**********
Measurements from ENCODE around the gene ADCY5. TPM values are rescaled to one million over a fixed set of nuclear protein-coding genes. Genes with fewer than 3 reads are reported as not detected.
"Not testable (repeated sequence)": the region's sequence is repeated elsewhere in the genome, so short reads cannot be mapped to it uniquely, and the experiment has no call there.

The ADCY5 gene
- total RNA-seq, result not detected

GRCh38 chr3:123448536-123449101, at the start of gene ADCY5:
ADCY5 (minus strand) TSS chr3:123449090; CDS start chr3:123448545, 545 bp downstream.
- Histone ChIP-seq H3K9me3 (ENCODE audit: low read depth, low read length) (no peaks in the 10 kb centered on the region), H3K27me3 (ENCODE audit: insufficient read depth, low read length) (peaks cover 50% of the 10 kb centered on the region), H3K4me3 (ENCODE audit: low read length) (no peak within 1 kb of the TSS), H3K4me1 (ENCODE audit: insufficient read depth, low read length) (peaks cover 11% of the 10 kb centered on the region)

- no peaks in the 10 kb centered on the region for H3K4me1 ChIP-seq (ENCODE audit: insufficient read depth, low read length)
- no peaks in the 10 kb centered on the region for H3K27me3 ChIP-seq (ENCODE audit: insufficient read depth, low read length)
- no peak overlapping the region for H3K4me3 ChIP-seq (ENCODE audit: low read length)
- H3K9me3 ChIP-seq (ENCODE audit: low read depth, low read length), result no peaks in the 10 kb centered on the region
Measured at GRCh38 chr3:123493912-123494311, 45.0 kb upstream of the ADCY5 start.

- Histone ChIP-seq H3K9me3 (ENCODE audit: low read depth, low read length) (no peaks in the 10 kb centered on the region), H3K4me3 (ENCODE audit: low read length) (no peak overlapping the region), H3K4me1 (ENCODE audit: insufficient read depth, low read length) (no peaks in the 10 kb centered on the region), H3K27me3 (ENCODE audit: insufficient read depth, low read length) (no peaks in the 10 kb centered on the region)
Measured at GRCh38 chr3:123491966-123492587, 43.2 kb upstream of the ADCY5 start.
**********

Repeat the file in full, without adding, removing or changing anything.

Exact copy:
Measurements from ENCODE around the gene ADCY5. TPM values are rescaled to one million over a fixed set of nuclear protein-coding genes. Genes with fewer than 3 reads are reported as not detected.
"Not testable (repeated sequence)": the region's sequence is repeated elsewhere in the genome, so short reads cannot be mapped to it uniquely, and the experiment has no call there.

The ADCY5 gene
- total RNA-seq, result not detected

GRCh38 chr3:123448536-123449101, at the start of gene ADCY5:
ADCY5 (minus strand) TSS chr3:123449090; CDS start chr3:123448545, 545 bp downstream.
- Histone ChIP-seq H3K9me3 (ENCODE audit: low read depth, low read length) (no peaks in the 10 kb centered on the region), H3K27me3 (ENCODE audit: insufficient read depth, low read length) (peaks cover 50% of the 10 kb centered on the region), H3K4me3 (ENCODE audit: low read length) (no peak within 1 kb of the TSS), H3K4me1 (ENCODE audit: insufficient read depth, low read length) (peaks cover 11% of the 10 kb centered on the region)

- no peaks in the 10 kb centered on the region for H3K4me1 ChIP-seq (ENCODE audit: insufficient read depth, low read length)
- no peaks in the 10 kb centered on the region for H3K27me3 ChIP-seq (ENCODE audit: insufficient read depth, low read length)
- no peak overlapping the region for H3K4me3 ChIP-seq (ENCODE audit: low read length)
- H3K9me3 ChIP-seq (ENCODE audit: low read depth, low read length), result no peaks in the 10 kb centered on the region
Measured at GRCh38 chr3:123493912-123494311, 45.0 kb upstream of the ADCY5 start.

- Histone ChIP-seq H3K9me3 (ENCODE audit: low read depth, low read length) (no peaks in the 10 kb centered on the region), H3K4me3 (ENCODE audit: low read length) (no peak overlapping the region), H3K4me1 (ENCODE audit: insufficient read depth, low read length) (no peaks in the 10 kb centered on the region), H3K27me3 (ENCODE audit: insufficient read depth, low read length) (no peaks in the 10 kb centered on the region)
Measured at GRCh38 chr3:123491966-123492587, 43.2 kb upstream of the ADCY5 start.